A diverse coalition of five major organizations and local activists gathered today at the First United Methodist Church, calling in a letter for Eugene City Council to ban single-use plastic bags. Speaking to a room with citizens interested in helping move the effort forward, including Lane County Commissioner Rob Handy, speakers from Environment Oregon, Sierra Club, Bring Recycling, and the Oregon League of Conservation Voters explained the impacts of these bags on storm-drains, recycling centers, and our oceans.
“We’ve built a diverse coalition in Eugene, with over a half-dozen organizations and more than 40 businesses interested in banning plastic checkout bags”, said Dave Mathews, an advocate with Environment Oregon. Environment Oregon is the state’s citizen-funded environment advocacy organization working to ban plastic bags statewide.
Oregonians use 1.7 billion plastic bags every year, according to Mathews. These bags end up floating in the Pacific, creating a toxic soup where they choke and poison over 100,000 marine animals and a million seabirds every year.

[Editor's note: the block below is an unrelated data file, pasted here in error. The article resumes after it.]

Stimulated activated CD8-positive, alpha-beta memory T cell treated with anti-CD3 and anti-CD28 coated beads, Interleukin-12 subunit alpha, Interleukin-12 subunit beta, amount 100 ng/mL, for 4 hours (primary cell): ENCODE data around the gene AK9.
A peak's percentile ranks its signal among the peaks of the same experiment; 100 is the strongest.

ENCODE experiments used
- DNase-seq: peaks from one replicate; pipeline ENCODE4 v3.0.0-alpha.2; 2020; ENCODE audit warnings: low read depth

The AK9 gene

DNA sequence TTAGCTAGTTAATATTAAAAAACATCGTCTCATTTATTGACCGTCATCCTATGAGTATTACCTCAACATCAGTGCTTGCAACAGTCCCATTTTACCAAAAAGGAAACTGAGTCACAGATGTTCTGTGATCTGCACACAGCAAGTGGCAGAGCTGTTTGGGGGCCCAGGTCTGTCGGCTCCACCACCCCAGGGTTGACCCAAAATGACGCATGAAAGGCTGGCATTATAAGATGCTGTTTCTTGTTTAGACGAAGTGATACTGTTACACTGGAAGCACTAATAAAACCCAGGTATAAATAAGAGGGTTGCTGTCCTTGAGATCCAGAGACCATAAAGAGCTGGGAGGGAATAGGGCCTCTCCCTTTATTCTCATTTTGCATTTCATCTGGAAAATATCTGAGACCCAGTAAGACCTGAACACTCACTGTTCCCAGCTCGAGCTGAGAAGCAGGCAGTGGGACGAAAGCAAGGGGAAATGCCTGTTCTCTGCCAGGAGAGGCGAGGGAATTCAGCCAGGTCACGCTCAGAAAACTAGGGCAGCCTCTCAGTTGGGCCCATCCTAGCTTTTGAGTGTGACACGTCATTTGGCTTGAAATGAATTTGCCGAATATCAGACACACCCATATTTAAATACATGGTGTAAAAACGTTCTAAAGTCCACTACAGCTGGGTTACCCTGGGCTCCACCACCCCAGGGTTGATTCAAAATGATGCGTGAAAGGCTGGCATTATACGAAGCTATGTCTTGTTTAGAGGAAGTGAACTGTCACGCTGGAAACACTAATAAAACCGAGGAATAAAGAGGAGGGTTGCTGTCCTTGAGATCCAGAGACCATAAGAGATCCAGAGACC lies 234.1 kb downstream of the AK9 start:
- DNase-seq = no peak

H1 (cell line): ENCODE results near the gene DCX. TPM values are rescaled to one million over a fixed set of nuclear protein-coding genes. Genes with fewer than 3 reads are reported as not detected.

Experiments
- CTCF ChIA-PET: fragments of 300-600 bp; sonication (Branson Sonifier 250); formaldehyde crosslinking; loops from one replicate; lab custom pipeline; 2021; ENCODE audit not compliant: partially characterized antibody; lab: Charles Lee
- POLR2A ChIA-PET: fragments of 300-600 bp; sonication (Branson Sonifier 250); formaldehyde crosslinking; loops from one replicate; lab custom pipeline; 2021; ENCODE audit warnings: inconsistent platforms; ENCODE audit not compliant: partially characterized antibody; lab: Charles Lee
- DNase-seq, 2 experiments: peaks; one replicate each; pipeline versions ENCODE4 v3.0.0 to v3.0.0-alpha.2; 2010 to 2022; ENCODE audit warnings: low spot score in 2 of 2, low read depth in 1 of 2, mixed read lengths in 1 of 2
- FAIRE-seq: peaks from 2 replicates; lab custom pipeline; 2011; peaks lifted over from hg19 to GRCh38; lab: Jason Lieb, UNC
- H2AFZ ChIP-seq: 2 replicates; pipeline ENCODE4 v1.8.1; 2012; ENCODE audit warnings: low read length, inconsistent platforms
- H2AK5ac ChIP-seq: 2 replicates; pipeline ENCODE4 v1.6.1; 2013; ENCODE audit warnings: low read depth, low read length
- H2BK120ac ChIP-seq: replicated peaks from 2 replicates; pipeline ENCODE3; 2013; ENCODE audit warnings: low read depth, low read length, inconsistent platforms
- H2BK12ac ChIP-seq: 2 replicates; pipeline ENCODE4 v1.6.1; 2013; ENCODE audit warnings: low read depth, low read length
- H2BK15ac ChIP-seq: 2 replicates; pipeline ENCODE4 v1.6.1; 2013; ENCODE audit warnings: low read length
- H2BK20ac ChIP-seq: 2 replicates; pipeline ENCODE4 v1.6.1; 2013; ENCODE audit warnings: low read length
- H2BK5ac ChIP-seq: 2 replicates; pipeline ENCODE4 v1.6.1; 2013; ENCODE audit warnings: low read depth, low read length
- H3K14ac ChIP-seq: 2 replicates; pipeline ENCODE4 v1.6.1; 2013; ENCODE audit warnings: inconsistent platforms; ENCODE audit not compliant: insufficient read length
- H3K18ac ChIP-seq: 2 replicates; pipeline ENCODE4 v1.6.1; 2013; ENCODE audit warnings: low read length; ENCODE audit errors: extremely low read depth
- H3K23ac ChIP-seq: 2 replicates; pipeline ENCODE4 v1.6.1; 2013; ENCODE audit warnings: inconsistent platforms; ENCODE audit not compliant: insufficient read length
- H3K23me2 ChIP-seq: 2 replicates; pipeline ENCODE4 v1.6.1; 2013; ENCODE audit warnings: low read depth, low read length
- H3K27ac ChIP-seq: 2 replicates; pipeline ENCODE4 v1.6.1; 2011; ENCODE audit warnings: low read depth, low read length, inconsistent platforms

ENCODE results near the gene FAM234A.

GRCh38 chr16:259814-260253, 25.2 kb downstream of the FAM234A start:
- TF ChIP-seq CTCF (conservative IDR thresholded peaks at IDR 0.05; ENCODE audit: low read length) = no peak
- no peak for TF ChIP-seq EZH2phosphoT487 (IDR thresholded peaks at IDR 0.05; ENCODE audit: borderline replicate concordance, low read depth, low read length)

Julie Daniel, a representative from Bring Recycling pointed out that “there will be no shortage of plastic bags if we get rid of checkout bags. You will still be able to line your trash and clean up after your pet; there will now be fewer problems for recyclers and our city.”
Fourteen cities in California, two in Washington, and Portland have all banned the bag, and with a handful in Oregon taking action against plastic bags, it is time Eugene takes the lead in tackling this problem. At Last night’s Eugene City Council meeting Councilman Alan Zelenka announced that he would poll the Councilors about the issue. “We are excited to work with the Eugene City Council to create a pragmatic, simple, and effective program which works for Eugene” said Dave Mathews.
The coalition letter mailed today to Mayor Piercy and each of the City Councilors cited the city’s strong commitment to sustainability as a reason to move this effort forward quickly. The letter calls for a coordinated effort involving the public to pass a bag ban, similar to efforts underway in Newport, Corvallis, and elsewhere across Oregon. It also cites the more than 1,000 individual signatures and nearly 50 local businesses who have expressed support for the effort.
One activist dressed up as a “Bag Monster” – wearing 500 plastic bags, which is the average number each American uses every year. After the event many people in the crowed asked how they could help the effort.
“Write to Eugene City Council; sign a petition; call their offices; show them that Eugene is committed to fighting plastic trash”, replied Mathews.